Now we can re-run the training script to export our 8 variables as binary tensors.

Loading the Model

Next, we’ll drag the 8 binary files into our Xcode project (be sure to include them as bundle resources as well).

We’ll also define a helper function for loading them. Since the data is already in the correct format, this is pretty straightforward:

static float *loadTensor(NSString *baseName, NSUInteger length) {
  NSString *path = [[NSBundle mainBundle] pathForResource:baseName ofType:nil];
  NSData *data = [NSData dataWithContentsOfFile:path];
  float *tensor = new float[length];
  for (NSUInteger i = 0; i < length; i++) {
    [data getBytes:&tensor[i] range:NSMakeRange(i * sizeof(float), sizeof(float))];

  return tensor;

Now, we’ll define a new -testGPU: method for running inference on the GPU. We’ll start by loading our weights and biases using the loadTensor function we just defined:

float *conv1weights = loadTensor(@"W_conv1", 5 * 5 * 1 * 32);
float *conv1biases = loadTensor(@"b_conv1", 32);
float *conv2weights = loadTensor(@"W_conv2", 5 * 5 * 32 * 64);
float *conv2biases = loadTensor(@"b_conv2", 64);
float *fc1weights = loadTensor(@"W_fc1", 7 * 7 * 64 * 1024);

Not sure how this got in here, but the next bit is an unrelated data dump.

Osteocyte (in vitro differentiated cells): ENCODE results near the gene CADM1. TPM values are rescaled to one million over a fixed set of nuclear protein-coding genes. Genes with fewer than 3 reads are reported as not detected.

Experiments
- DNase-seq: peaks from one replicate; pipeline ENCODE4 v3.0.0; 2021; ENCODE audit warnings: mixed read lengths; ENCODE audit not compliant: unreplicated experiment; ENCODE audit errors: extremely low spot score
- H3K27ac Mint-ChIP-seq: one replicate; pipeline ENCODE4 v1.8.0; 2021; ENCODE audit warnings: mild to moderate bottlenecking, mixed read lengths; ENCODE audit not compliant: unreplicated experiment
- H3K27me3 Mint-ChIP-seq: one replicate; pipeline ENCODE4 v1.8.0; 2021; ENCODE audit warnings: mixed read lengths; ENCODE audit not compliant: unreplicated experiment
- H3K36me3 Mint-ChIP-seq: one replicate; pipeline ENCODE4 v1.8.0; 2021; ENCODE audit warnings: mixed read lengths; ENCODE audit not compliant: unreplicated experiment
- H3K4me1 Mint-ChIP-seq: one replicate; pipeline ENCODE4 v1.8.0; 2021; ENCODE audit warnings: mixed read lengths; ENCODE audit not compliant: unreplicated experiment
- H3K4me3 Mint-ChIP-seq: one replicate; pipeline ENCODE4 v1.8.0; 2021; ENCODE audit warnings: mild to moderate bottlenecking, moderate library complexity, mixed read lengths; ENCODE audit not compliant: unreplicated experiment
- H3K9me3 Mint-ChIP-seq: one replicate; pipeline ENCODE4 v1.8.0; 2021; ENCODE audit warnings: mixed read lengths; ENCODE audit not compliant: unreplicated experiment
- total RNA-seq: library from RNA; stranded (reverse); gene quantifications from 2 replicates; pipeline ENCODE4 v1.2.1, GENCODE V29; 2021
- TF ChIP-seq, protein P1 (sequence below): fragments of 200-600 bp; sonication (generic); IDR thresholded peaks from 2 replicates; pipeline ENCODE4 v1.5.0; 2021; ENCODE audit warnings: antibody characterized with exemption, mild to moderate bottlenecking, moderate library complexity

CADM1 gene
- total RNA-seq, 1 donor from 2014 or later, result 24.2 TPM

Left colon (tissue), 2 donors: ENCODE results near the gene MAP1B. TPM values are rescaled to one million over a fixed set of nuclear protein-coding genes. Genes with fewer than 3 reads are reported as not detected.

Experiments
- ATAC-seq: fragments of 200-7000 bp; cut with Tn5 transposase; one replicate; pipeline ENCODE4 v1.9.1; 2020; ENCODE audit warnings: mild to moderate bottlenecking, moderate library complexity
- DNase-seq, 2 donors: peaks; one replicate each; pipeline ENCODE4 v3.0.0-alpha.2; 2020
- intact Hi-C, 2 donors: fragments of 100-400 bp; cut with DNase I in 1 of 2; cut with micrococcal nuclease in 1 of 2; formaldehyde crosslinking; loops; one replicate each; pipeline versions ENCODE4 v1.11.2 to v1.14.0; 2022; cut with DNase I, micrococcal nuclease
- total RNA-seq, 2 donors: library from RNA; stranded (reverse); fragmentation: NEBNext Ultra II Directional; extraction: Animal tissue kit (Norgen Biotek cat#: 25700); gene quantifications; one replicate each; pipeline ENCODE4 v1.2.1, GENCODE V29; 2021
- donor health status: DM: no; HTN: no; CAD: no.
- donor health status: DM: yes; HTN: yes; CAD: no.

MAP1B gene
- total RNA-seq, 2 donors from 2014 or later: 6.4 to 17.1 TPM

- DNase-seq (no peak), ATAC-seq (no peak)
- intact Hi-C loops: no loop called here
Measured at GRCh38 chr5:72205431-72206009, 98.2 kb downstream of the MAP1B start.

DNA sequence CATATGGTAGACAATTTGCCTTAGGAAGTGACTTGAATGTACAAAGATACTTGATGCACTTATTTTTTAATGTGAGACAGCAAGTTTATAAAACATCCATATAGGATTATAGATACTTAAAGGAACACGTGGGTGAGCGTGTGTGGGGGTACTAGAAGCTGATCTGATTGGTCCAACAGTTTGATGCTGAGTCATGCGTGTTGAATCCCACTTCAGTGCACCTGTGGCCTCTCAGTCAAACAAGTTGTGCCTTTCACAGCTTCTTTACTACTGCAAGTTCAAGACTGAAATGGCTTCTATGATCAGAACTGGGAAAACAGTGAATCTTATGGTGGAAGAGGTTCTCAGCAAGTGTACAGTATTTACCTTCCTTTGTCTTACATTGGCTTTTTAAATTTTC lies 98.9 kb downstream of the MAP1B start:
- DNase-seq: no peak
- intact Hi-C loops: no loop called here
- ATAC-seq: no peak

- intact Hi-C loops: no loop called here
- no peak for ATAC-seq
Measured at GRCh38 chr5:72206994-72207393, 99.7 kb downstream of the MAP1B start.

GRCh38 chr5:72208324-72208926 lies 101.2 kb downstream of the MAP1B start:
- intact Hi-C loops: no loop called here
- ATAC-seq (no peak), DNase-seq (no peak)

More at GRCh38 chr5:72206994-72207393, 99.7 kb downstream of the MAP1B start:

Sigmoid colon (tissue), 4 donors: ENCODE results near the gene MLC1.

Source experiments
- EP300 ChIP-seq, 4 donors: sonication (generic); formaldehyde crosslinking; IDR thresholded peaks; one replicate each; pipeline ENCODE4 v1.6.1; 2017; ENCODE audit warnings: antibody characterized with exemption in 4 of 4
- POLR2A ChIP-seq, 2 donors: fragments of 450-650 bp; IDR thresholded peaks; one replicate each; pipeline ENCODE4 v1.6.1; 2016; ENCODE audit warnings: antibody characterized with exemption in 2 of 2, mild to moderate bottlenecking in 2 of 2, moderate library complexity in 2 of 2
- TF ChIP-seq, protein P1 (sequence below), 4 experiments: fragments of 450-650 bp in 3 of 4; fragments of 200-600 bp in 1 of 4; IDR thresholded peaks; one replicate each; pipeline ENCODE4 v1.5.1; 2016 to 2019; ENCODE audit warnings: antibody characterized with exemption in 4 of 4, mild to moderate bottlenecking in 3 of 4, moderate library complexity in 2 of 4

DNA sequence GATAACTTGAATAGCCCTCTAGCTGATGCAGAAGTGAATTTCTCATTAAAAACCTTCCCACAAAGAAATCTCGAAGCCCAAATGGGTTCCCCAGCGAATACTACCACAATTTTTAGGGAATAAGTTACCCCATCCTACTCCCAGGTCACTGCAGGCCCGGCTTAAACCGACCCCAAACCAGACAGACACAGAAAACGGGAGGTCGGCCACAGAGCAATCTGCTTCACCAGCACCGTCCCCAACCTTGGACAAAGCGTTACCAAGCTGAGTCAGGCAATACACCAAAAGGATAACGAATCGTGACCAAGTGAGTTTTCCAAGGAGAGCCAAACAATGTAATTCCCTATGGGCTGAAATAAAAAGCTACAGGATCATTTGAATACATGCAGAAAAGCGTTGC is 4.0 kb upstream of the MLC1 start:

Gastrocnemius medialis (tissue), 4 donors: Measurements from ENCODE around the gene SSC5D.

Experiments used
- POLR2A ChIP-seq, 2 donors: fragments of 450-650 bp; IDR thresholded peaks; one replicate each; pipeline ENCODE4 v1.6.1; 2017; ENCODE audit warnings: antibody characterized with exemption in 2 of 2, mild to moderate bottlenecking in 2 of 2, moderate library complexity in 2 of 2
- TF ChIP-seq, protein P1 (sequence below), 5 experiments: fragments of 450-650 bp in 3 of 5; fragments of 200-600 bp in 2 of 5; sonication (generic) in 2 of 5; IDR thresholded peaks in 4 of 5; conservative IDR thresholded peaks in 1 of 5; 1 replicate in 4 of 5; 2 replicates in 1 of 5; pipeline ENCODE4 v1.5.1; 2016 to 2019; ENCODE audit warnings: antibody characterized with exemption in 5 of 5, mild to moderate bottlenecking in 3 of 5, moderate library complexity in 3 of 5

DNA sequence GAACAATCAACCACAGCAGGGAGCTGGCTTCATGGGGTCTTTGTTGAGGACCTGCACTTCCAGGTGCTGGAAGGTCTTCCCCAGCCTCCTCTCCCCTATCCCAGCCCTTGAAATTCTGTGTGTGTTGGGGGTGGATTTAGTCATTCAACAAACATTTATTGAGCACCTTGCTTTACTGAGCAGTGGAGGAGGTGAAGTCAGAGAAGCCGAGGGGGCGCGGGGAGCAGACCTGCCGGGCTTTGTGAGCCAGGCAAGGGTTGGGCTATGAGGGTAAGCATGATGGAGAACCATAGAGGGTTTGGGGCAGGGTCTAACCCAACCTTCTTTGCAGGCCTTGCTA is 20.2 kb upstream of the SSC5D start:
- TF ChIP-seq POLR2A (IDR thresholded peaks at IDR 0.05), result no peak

float *fc1biases = loadTensor(@"b_fc1", 1024);
float *fc2weights = loadTensor(@"W_fc2", 1024 * 10);
float *fc2biases = loadTensor(@"b_fc2", 10);

We’ll also load the test images we’ll be working with, as well as their labels:

NSString *imagesPath = [[NSBundle mainBundle] pathForResource:@"images" ofType:nil];
NSString *labelsPath = [[NSBundle mainBundle] pathForResource:@"labels" ofType:nil];
NSData *imageData = [NSData dataWithContentsOfFile:imagesPath];
NSData *labelsData = [NSData dataWithContentsOfFile:labelsPath];

uint8_t *expectedLabels = new uint8_t[kUsedExamples];

float *x = new float[kUsedExamples * kInputLength];
size_t xIndex = 0;

for (auto exampleIndex = 0; exampleIndex < kUsedExamples; exampleIndex++) {
  // Actual labels start at offset 8.